CD8+CD122+ Tregs in suppression of autoimmunity and alloimmunity

Since Rifa'i et al.9 provided the first evidence that naturally arising CD8+CD122+ Tregs keep potentially dangerous T cells in check, many studies have demonstrated that they indeed play an important role in the suppression of immune responses, especially in the context of autoimmune diseases. Lee et al.39 demonstrated that the transfer of CD8+CD122+ Tregs at the peak score of experimental autoimmune encephalomyelitis (EAE) significantly improved clinical symptoms, indicating a role for these Tregs in the recovery phase of EAE. Others found that brain-localized DCs expressing the B7-H1 molecule recruited CD8+CD122+ Tregs to the inflammatory site, resulting in a decrease in clinical EAE peak values.40 Interestingly, CD8+CD38+CD122+ Tregs suppressed effector CD4+ T-cell proliferation in an nonspecific-antigen manner and mitigated murine EAE by reducing the clinical score and delaying the disease occurrence.41 A recent study based on EAE models of HLA-DR3 transgenic mice also showed that CD8+CD122+ T cells played a regulatory role, while CD8+CD122 T cells acted as a pathogenic subset.17 Moreover, CD8+CD122+ Tregs could suppress other autoimmune diseases in animal models. Saitoh et al.42 found that depletion of CD8+CD122+ T cells increased the incidence of autoimmune Graves' hyperthyroidism in a murine model, suggesting that they play an essential role in suppressing autoimmune hyperthyroidism. CD8+CD122+ and CD4+CD25+ Tregs cooperatively prevented CD4+ T cell-mediated colitis.14 The development of systemic lupus erythematosus-like disease in B6-Yaa mutant mice was associated with a defect in CD8+CD122+ Treg cell activity, indicating that this Treg subset represents an effective therapeutic approach to systemic lupus erythematosus-like autoimmune disease.16 Taken together, CD8+CD122+ Tregs play an important role in the suppression or prevention of various autoimmune diseases in experimental animal models.

Recent studies have also shown that CD8+CD122+ Tregs play a regulatory role in alloimmunity as well as tumor immunity. We have provided the first evidence that CD8+CD122+ Tregs can suppress allograft rejection, although the PD-1+component of these Tregs are more effective than unfractionated CD8+CD122+ Tregs.18 We have found that antigen-specific CD8+CD122+PD-1 cells are true memory T cells that respond to a previously encountered antigen other than a specific donor antigen. However, they could also play an unwanted regulatory role in tumor immunity. Wang et al.15 found that removal of CD8+CD122+ Tregs resulted in a greater expansion of tumor-specific T cells and tumor infiltration of functional effector/memory T cells. They demonstrated that the proliferation of CD8+CD122+ Tregs in reconstituted, lymphodepleted mice limited the antitumor efficacy of DC vaccination in conjunction with adoptive transfer of tumor-specific T cells. Simultaneous inhibition of CD4+CD25+ and CD8+CD122+ Tregs by blocking CTLA-4 and PD-L1 protected T-cell activation from their regulation and enhanced antitumor immunity,43 implying that CD8+CD122+ Tregs hinder antitumor immunity. Taken together, CD8+CD122+ Tregs regulate not only autoimmunity but also alloimmunity and tumor immunity, suggesting a broad involvement of CD8+CD122+ Tregs in immune regulation.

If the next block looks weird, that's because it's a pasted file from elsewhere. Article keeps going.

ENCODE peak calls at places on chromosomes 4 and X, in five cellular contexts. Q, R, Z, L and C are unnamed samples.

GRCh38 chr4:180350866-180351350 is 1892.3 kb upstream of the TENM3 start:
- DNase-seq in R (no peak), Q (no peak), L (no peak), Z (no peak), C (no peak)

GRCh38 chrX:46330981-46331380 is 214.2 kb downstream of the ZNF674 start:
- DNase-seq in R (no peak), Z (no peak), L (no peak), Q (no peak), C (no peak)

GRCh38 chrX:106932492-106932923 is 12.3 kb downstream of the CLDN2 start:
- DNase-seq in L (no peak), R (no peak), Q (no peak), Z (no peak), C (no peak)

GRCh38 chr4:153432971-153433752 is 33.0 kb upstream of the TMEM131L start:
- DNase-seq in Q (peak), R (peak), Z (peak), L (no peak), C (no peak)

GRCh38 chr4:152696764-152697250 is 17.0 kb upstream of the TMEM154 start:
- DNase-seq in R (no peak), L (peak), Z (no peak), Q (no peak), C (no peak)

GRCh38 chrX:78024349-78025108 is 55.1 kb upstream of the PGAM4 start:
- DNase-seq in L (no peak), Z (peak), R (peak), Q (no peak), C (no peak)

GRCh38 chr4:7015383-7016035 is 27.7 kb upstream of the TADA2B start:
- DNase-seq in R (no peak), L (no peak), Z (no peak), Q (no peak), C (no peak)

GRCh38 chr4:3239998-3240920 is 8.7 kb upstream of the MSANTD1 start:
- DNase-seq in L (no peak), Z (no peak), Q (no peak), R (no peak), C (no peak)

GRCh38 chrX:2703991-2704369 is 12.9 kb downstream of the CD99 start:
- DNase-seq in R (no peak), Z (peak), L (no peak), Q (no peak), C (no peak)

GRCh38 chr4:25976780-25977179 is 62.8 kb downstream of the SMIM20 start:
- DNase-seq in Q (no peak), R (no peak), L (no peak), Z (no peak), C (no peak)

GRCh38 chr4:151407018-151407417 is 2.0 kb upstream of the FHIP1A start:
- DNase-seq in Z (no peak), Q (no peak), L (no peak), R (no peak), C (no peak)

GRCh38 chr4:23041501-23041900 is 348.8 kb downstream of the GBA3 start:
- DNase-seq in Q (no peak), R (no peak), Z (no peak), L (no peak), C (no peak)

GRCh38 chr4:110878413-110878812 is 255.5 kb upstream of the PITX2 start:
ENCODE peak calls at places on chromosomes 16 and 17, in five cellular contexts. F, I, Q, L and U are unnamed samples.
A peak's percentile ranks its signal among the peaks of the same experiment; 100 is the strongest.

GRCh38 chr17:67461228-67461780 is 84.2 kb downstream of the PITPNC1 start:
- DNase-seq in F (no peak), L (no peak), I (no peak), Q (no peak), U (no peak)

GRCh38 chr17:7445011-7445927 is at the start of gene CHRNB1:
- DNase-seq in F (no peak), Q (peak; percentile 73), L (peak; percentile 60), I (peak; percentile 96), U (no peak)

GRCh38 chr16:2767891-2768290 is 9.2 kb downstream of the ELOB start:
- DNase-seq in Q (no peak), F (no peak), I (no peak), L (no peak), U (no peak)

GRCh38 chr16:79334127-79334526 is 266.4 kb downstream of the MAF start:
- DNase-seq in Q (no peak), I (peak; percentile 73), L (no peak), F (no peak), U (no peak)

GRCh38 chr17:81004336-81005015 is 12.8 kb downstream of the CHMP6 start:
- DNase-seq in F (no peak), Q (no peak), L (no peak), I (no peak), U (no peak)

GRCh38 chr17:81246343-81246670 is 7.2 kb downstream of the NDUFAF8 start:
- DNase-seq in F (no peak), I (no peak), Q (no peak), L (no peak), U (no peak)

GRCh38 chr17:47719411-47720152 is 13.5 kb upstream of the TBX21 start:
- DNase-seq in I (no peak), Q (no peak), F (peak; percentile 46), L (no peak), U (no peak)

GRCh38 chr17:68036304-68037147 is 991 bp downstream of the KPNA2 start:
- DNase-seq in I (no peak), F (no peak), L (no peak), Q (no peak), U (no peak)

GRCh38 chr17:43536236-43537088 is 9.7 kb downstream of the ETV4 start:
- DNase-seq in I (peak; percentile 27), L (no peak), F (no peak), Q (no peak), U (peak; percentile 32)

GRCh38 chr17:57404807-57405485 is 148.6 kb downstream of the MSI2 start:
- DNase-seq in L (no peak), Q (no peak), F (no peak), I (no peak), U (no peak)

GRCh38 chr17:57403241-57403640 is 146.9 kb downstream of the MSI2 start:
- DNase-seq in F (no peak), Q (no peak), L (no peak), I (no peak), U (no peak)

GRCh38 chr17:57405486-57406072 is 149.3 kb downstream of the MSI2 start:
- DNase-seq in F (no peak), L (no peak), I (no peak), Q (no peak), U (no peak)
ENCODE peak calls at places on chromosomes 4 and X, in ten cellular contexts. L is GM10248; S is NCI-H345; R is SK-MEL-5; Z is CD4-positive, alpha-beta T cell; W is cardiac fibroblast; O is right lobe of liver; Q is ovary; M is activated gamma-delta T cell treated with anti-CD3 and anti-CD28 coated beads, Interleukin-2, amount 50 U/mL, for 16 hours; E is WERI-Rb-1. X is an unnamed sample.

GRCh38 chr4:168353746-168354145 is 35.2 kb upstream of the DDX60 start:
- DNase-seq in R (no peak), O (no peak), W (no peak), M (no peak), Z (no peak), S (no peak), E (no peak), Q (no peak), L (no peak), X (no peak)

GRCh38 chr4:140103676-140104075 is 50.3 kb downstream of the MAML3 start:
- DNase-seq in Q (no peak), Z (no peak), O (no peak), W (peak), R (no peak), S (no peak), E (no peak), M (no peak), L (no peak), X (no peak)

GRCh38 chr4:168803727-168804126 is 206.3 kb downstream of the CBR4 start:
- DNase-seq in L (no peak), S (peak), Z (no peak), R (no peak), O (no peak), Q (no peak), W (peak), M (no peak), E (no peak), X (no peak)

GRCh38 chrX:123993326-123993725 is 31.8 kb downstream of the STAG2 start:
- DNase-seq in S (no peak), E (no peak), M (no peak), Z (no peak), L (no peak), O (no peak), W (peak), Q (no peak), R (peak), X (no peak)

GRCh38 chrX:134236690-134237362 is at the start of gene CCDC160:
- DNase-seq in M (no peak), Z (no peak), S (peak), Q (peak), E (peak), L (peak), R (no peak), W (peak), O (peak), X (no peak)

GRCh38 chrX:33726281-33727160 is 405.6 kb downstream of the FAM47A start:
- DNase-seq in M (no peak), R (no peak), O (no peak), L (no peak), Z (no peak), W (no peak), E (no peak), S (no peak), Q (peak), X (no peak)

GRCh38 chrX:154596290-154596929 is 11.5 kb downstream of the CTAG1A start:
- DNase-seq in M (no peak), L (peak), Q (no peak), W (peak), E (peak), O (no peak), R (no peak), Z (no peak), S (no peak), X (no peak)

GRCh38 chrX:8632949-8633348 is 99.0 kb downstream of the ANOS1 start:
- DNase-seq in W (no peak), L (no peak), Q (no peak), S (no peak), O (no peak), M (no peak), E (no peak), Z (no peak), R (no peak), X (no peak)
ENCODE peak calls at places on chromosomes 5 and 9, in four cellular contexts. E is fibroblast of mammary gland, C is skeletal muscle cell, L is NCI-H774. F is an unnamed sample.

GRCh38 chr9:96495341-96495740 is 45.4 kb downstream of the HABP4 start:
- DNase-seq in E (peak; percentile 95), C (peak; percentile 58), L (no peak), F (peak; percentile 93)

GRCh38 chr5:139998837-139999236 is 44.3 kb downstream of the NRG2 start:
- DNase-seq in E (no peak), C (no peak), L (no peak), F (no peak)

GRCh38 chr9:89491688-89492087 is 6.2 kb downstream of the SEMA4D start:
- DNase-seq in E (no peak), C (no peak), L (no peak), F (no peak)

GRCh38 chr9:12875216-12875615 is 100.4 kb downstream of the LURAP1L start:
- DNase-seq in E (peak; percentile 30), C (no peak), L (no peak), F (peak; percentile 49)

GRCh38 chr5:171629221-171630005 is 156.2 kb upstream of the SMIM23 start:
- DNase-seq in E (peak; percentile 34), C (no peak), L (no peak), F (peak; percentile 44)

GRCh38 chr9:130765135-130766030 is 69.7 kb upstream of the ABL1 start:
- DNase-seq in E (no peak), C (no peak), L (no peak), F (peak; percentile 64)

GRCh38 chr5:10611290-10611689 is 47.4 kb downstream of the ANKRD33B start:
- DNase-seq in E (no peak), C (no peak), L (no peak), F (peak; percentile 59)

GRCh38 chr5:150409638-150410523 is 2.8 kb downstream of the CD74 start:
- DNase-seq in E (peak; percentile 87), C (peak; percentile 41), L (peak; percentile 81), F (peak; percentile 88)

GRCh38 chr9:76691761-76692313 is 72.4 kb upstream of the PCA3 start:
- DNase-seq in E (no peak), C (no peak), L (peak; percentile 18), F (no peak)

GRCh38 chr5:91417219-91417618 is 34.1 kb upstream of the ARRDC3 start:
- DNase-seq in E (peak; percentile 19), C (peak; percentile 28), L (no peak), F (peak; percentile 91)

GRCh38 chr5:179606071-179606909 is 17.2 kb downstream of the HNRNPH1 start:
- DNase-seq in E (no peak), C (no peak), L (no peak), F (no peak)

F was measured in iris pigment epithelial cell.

Antigen-specificity of CD8+CD122+ Tregs

It remains unclear whether the suppression by naturally arising CD8+CD122+ Tregs is antigen-specific. A recent study by Okuno et al.38 has demonstrated that CD8+CD122+ Tregs contain clonally expanded cell populations with identical CDR3 sequences of the T-cell receptor β-chain, suggesting that they may specifically recognize certain antigens via their TCR-β-chain. We have previously shown that ‘bystander’ memory CD8+ T cells with a central memory T cell (TCM) phenotype suppress allograft rejection.37 We also have found that the suppressive capacity of CD8+CD122+ Tregs is partially dependent on IL-10 and that their suppression in vitro is donor-nonspecific.18 Our findings suggest that the suppression mediated by naturally occurring CD8+CD122+ Tregs is not antigen-specific. It is possible that their suppression involves both antigen-specific and nonspecific-antigen mechanisms. Studies using antigen-specific TCR-transgenic CD8+CD122+ T cells would shed light on their antigen specificity.


Mechanisms underlying CD8+CD122+ Treg-mediated suppression

Although emerging evidence has shown that naturally arising CD8+CD122+ T cells are Tregs in various animal models of diseases, their mechanisms of action are not well understood. As shown in Figure 2, IL-10 produced by CD8+CD122+ Tregs appears to be a main mechanism responsible for their suppression.10,18,44 Endharti et al.10 presented the first data showing that CD8+CD122+ Tregs suppressed IFN-γ production and proliferation of CD8+ T cells by producing IL-10 in vitro.10 The CD8+ Tregs also recognized activated T cells via the interaction of MHC class I-αβ TCR and regulated target T cells by producing IL-10.44 We also found that suppression of allograft rejection by IL-10-deficient CD8+CD122+ Tregs was significantly reduced.18 However, IL-10 did not account for all mechanisms underlying CD8+CD122+ Treg suppression.18 Other mechanisms, in addition to IL-10 production, could be involved in their suppression. In particular, CD8+CD122+ Tregs also released IFN-γ and TGF-β, which suppress CD4+ T-cell activation.17 It remains to be defined if CTL activities generated by CD8+CD122+ Tregs are also involved in regulating effector T cells. Despite previous findings, more studies will be needed to fully understand the mechanisms underlying their suppression of immune responses.

Figure 2.
Figure 2 - Unfortunately we are unable to provide accessible alternative text for this. If you require assistance to access this image, please contact or the author